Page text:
We are very pleased to provide you with the inaugural issue of our newsletter tailored to the professional liability insurance industry. The focus of this newsletter is: (i) to provide you with legal (and sometimes business) news, tips, and thoughts that are “worth covering” and (ii) is intended for those involved in providing coverage for companies and their officers and directors, i.e., insured parties often having financial “worth.” We hope you enjoy the below and we welcome your comments and questions. Happy summer reading!

Viability of “Sexual Orientation” Discrimination Claims – Venue Driven?

More often than not, the choice of forum matters. In a recent decision out of the Fourth Circuit, Hinton v. Virginia Union University, 2016 U.S. Dist. LEXIS 60487 (E.D. Va. May 4, 2016), the United States District Court for the Eastern District of Virginia granted the Defendant University’s motion to dismiss the Plaintiff’s claim for discrimination in large part because, the Court held, “sexual orientation” is not a protected class under Title VII. Unfortunately for the Plaintiff, Virginia state law also does not prohibit “sexual orientation” discrimination and, thus, he could not plead a state law violation.

A different result would likely have occurred had the Plaintiff worked and/or suffered the alleged discrimination in New York. Although the Second Circuit also does not recognize “sexual orientation” as a protected class under Title VII, the New York City Human Rights Law (NYCHRL) explicitly prohibits discrimination and retaliation based on sexual orientation. See NYCHRL, Admin. Code § 8-107. Indeed, in Roberts v UPS, 115 F. Supp. 3d 344 (E.D.N.Y. 2015), Judge Weinstein of the Eastern District of New York upheld the jury’s determination that UPS was liable under the NYCHRL for creating a hostile work environment and for retaliation based on the lesbian Plaintiff’s sexual orientation. In so doing, the Court upheld the jury’s award of $100,000 (compensatory and punitive damages combined), 115 F. Supp. 3d at *3, and very recently granted an additional award of $150,000 for attorneys’ fees and costs. Roberts v. UPS, 2016 U.S. Dist. LEXIS 48040, *1, 2016 WL 1441318 (E.D.N.Y. April 6, 2016).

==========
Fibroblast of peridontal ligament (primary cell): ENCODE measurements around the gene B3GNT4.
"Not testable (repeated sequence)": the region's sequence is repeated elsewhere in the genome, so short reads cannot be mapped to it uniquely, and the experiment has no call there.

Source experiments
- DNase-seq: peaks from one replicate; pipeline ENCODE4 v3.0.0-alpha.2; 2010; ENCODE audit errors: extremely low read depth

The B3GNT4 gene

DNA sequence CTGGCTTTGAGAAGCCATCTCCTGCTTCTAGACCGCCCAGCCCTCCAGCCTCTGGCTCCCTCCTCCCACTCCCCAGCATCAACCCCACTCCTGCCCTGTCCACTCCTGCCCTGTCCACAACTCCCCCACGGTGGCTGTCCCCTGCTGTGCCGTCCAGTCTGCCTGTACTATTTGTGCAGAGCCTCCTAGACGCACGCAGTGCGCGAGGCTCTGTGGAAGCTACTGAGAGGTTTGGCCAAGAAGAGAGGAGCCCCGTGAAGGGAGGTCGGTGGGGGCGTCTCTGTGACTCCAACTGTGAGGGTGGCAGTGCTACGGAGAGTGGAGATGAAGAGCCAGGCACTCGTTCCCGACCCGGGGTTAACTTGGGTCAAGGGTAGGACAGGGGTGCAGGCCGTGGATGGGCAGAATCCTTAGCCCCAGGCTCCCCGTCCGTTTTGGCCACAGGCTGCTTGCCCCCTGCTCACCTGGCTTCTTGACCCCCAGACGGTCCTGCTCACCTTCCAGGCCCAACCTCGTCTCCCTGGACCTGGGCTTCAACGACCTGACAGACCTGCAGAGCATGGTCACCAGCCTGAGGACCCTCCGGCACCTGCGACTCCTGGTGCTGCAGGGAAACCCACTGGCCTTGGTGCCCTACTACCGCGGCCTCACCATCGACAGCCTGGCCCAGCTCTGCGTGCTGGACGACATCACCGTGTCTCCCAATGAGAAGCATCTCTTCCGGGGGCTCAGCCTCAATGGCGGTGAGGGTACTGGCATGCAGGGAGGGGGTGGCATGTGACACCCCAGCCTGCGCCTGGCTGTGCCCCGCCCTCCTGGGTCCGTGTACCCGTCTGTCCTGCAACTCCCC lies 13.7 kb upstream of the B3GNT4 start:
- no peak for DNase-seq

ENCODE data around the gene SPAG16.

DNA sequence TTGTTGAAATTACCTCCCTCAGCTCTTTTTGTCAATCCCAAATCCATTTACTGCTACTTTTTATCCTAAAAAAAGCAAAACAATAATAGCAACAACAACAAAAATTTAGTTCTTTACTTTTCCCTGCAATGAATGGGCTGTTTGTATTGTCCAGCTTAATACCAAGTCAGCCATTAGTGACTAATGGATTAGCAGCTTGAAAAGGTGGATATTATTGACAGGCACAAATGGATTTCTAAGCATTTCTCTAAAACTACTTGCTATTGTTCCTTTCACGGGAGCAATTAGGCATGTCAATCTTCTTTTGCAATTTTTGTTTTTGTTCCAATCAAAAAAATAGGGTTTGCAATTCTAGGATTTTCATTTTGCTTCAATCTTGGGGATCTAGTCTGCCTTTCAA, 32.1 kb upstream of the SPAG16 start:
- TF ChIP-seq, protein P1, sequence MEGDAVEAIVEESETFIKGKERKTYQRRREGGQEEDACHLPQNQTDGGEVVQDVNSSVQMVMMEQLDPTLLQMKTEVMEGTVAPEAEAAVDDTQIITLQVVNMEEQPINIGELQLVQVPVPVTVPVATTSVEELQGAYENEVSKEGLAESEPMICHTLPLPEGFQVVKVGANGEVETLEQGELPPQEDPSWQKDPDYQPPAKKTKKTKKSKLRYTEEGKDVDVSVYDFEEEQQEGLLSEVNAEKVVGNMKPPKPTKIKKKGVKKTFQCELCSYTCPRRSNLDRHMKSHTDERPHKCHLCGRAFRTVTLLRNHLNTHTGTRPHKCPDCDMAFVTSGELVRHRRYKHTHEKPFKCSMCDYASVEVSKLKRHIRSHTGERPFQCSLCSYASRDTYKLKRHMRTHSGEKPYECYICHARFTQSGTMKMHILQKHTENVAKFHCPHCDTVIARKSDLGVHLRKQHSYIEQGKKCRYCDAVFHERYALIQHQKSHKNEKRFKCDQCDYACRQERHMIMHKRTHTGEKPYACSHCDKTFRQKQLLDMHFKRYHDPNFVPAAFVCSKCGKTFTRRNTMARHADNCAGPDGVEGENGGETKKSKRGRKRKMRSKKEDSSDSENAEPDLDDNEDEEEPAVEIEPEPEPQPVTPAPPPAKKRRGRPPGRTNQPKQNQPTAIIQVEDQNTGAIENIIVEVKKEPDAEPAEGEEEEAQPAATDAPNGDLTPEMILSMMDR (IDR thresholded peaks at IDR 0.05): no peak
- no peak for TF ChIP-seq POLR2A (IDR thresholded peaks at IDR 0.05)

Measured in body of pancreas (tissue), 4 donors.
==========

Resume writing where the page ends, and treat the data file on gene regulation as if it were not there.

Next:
Faced with the reality that a particular venue will be better for one of the parties in these types of cases, companies should take the time to revisit the dispute resolution, forum selection, and choice of law clauses contained in their employee handbooks and employment and independent contractor agreements.

Even more importantly, companies should consider implementing anti-harassment and anti-retaliation workplace training, a low cost measure designed to nurture a supportive work environment and preempt such claims in the first place. – Jonathan Evan Goldberg

“Dear Prudence, Won’t You Come Out to Play? Dear Prudence, Greet the ERISA Litigation of the Day…”

On the ERISA front, fees paid by plans seem to be the “hot” and current focus of class action lawyers. New cases are being filed regularly and many of them are settling in the millions of dollars! Incredibly, a recent complaint has alleged that the fees charged in connection with target-date funds made the plan “one of the most expensive large 401(k) plans in the country.” Johnson, et. al., v. Fujitsu Technology and Business of America, Inc., et. al., Case No.: 5:16-cv-03698-NC (U.S.D.C. N.D. Cal., 6/30/16).

As a result of these cases and the fear of litigation, certain plan sponsors have been spurred to convert their 401(k) plan investment options from “actively managed” funds to index funds, which in turn raises the question of whether fiduciaries of other plans are required to review and adopt this trend in order to meet their fiduciary duties and/or avoid fee lawsuits. Not so fast.

Remember that the DOL espoused the following standard in selecting a service provider: reasonable contract for services necessary for the operation of the plan for reasonable compensation. So aside from just benchmarking the fees, remember and that a comprehensive study should be made on the qualifications of the provider and the quality of the work product and then an analysis balancing the quality of services with the fees being charged in light of those services should be performed. See DOL Information Letter to Theodore Konshak (Dec. 1, 1997), https://www.dol.gov/ebsa/regs/ILs/il120197.html). Also, one should be mindful that a fiduciary’s decision cannot be reviewed in hindsight. As such, when a fiduciary is making a comparative fee analysis, he or she should only be judged with whatever applicable information was available at the time the investment decision was being made.